Newport Beach

Günther Förg

Newport Harbor Art Museum

“The successful work . . . ,” wrote Theodor Adorno, “is not one which resolves objective contradiction in a spurious harmony, but one which expresses the idea of harmony negatively by embodying the contradictions, pure and uncompromised, in its innermost structure.” This concept of a dialectical totality whose constituent parts are perpetually autonomous is an apt theoretical model for Günther Förg’s project. Using interdependent series of paintings, sculptures, and photographs, Förg creates large-scale environments in which conventional hierarchies of object and space, support and surface, representation and non-representation, original and copy are dismantled in favor of a free interplay of contingent signs.

In a recent installation, Förg reiterated this notion of spacial and semantic intervention through his usual Derridean strategy of deference/difference. The museum’s main room was devoted to “The Newport Paintings,” 1988, a suite of 12 acrylic-on-lead nonrepresentational paintings. At first glance the works bear a close resemblance to Barnett Newman’s zip paintings of the ’50s, yet Förg’s obvious concern for process, materiality, and surrounding space as an integral component of the work clearly drains the pieces of any spiritual overtones. By eschewing the aura of autonomy and intuitive expression, Förg situates the work closer to Blinky Palermo’s dialectical picture-objects and Imi Knoebel’s site installations.

Förg encourages such de-mystification by exploiting the formal contradictions of the paintings themselves. The series never seems to coalesce either structurally or thematically. In certain cases, the lead ground acts as an autonomous color field; in others, it is completely covered by surface pigment. Verticals collide with horizontals, the symmetrical with the asymmetrical, centered compositions with the decentered. Color values are deliberately mismatched, so that any retinal “pop” is deadened. The lead itself is constantly at cross-purposes with the paint. With its soft wrinkles and folds, it draws attention to itself not only as an active material, but as a three-dimensional object closer to sculpture than flat, painterly support. The lead also undergoes chemical oxidation, invading the pigment so that normally sharp edges and pristine surfaces are blurred and muddied, as if Förg’s deliberate brushstrokes were in inevitable contradiction with the temporal course of natural processes.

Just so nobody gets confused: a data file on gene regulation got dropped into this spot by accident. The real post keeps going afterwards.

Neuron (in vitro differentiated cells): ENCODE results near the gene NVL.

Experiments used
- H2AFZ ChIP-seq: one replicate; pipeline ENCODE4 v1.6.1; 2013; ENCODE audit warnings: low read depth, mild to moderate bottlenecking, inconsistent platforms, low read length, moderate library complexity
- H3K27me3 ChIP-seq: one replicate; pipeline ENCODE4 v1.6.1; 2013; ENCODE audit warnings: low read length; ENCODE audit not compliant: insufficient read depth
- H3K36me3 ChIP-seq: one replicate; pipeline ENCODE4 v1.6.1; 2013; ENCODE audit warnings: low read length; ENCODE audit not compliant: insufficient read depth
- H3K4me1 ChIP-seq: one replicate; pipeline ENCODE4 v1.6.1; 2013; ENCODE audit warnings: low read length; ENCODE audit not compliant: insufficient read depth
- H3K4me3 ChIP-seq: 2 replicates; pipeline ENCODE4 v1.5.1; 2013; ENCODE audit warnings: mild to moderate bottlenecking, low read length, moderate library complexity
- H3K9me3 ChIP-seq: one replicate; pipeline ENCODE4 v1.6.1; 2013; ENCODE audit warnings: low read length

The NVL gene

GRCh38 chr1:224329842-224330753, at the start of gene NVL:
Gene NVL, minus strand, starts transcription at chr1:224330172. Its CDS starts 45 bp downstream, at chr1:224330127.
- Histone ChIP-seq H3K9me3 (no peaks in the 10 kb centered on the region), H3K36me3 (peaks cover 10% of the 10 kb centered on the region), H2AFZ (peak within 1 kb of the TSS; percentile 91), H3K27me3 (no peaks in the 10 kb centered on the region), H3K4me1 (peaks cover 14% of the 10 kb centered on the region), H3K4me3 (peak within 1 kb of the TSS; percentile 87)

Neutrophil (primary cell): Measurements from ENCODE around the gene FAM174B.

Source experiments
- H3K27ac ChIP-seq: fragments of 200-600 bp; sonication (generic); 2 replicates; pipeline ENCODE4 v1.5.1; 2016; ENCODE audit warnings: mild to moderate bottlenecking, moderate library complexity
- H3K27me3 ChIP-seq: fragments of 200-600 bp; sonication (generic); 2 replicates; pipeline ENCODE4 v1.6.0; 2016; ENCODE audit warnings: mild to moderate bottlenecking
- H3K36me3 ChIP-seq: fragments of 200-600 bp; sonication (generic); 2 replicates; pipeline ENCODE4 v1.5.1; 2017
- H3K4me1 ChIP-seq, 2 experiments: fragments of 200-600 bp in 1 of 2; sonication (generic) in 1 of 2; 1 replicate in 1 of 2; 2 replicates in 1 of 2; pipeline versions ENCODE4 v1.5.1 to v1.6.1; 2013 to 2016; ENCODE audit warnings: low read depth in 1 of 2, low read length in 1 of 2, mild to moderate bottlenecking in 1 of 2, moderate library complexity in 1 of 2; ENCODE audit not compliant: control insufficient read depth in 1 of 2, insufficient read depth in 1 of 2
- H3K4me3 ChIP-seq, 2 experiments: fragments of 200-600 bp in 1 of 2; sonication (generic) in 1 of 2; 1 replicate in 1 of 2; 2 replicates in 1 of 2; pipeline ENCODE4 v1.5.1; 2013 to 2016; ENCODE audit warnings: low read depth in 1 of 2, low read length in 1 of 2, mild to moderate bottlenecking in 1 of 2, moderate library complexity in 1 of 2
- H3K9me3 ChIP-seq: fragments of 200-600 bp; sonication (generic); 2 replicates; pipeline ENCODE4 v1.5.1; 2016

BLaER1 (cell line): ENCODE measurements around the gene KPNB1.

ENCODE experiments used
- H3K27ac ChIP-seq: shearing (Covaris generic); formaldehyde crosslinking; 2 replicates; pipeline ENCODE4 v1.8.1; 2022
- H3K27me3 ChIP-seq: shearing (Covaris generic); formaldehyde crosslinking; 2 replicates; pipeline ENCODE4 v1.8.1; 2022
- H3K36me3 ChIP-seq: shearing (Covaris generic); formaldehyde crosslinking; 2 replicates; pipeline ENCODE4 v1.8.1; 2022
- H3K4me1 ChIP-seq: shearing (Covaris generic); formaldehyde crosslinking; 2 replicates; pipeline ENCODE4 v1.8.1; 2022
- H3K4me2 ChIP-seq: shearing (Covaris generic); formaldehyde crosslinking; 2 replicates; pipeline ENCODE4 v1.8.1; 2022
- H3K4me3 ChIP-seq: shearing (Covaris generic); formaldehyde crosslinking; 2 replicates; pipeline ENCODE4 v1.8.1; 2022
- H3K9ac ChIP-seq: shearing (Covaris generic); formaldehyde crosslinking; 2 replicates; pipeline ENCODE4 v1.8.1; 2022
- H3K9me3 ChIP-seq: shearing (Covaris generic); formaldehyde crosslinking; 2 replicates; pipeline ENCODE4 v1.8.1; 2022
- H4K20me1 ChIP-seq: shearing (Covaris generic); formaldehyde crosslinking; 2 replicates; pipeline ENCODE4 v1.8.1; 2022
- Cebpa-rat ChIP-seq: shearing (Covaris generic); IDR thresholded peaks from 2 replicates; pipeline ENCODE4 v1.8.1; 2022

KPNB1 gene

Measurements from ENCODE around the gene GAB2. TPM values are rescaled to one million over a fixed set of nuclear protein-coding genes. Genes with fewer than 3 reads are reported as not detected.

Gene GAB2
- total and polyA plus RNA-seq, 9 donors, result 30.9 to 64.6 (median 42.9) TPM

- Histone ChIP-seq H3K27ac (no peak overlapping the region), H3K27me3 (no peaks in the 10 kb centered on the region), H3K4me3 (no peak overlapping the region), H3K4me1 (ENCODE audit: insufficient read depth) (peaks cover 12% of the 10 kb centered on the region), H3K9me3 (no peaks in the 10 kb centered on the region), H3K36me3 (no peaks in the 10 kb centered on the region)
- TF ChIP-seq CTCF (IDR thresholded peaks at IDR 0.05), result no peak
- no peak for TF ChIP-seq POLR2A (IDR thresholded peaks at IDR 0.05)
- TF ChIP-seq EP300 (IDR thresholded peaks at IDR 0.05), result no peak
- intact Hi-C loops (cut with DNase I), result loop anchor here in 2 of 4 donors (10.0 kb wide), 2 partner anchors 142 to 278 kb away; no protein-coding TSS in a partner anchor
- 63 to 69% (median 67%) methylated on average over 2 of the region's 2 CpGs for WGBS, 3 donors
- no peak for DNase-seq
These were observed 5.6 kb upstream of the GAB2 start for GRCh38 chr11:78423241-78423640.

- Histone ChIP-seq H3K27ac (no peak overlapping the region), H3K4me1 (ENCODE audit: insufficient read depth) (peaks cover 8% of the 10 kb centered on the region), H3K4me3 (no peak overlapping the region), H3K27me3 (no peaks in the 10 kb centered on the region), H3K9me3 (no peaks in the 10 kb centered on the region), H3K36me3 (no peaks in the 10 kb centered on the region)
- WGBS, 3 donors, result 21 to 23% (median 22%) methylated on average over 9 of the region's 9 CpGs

However, any micrological analysis of “The Newport Paintings” is necessarily contingent upon a broader evaluation of the museum installation as a whole. A neighboring room of eight large-scale, glass-fronted photographs depicting Mies van der Rohe’s recently reconstructed Barcelona Pavilion, and an outdoor exhibition of bronze sculptures, serve to modify any reading of the paintings as an autonomous, discrete series. By decontextualizing the Mies/International Style aura in the form of mechanical reproduction, Förg creates a contiguous relationship between the fragmented, geometrical interiors, exaggerated depth and luxuriant surfaces—and the real space of the gallery wall itself. Mies’ Modernism(and by association, Barnett Newman’s) is reduced to the status of absent relic. This sense is reinforced by the photographs’ glass surfaces, in which the viewer and museum space are simultaneously reflected and superimposed on the picture, creating disjunctive windows onto an endlessly deferred historicism.

The sculptures consist of free-standing objects resembling totems or tombstones, and wall-mounted bas-reliefs cast from plaster molds. Förg embeds vertical and horizontal striations and gestural strokes in the soft, liquidy plaster surfaces, only to transform this sign of manual expression into hard, painted relics: frozen monuments to a deadened, deferred trace. Thus in the relationship between sculptures, paintings, and photographs, time and process become re-allegorizing agents, re-structuring antinomies within changing contexts of unresolved difference. For Förg, meaning must by necessity be ephemeral, temporarily produced by a combination of viewer and surrounding space.

Colin Gardner